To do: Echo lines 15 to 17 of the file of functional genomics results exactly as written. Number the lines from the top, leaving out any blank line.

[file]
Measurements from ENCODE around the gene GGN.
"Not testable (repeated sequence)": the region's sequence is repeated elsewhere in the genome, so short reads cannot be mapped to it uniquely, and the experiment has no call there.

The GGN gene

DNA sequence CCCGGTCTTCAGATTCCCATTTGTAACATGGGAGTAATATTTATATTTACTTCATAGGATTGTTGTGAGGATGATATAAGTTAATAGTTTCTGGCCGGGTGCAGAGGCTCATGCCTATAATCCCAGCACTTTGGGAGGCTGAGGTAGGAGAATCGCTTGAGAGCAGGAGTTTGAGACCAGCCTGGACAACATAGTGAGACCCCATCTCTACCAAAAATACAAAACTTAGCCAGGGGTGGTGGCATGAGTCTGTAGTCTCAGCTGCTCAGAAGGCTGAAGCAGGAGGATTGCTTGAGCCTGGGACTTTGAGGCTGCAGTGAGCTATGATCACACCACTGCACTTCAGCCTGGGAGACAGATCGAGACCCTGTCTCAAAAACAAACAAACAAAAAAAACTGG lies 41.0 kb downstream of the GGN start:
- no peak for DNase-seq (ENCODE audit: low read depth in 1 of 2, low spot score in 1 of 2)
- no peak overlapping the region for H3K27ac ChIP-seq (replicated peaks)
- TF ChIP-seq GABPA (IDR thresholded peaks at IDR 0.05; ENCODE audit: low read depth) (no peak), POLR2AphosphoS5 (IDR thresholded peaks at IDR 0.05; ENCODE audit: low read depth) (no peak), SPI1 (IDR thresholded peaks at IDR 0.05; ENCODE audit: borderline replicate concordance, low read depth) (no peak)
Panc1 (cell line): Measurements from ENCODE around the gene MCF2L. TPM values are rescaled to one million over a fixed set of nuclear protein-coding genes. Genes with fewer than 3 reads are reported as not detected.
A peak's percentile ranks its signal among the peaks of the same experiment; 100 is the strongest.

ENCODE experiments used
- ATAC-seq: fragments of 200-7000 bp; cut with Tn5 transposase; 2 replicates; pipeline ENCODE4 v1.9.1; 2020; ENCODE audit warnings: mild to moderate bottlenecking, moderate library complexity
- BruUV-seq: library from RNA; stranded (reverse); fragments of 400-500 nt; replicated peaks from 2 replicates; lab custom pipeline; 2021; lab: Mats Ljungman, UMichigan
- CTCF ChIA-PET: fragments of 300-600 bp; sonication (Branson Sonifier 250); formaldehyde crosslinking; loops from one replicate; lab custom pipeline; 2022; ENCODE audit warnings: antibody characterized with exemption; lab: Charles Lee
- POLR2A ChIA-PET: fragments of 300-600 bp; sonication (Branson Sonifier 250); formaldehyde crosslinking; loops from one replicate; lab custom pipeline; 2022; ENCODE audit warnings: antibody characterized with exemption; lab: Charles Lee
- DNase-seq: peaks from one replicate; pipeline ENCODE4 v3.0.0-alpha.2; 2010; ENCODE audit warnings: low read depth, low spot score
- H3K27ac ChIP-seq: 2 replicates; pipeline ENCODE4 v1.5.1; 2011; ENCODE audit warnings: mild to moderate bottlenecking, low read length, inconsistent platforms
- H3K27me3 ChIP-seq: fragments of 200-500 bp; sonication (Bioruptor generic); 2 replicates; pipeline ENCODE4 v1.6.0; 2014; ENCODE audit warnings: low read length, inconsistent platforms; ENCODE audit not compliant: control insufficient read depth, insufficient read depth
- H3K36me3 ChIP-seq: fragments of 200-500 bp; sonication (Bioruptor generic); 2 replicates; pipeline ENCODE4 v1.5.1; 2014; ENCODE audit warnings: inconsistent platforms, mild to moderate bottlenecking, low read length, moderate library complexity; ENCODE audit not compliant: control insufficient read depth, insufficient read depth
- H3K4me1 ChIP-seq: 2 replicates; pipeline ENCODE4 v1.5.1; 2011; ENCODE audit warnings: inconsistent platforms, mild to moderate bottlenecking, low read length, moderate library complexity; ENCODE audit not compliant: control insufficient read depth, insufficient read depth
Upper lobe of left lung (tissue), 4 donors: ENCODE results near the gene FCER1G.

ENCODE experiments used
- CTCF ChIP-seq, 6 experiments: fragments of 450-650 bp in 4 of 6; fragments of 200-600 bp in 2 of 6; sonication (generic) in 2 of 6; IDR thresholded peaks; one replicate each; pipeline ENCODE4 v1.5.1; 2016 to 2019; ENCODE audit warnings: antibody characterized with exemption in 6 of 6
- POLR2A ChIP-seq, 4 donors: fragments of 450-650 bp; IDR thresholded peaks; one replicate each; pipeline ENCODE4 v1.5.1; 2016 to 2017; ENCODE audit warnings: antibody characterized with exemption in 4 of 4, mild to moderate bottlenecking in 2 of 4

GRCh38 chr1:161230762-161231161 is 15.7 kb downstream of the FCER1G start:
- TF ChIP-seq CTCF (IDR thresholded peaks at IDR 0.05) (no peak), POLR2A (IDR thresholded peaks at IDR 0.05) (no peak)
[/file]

- DNase-seq: peaks from one replicate; pipeline ENCODE4 v3.0.0-alpha.2; 2010; ENCODE audit warnings: low read depth, low spot score
- H3K27ac ChIP-seq: 2 replicates; pipeline ENCODE4 v1.5.1; 2011; ENCODE audit warnings: mild to moderate bottlenecking, low read length, inconsistent platforms
- H3K27me3 ChIP-seq: fragments of 200-500 bp; sonication (Bioruptor generic); 2 replicates; pipeline ENCODE4 v1.6.0; 2014; ENCODE audit warnings: low read length, inconsistent platforms; ENCODE audit not compliant: control insufficient read depth, insufficient read depth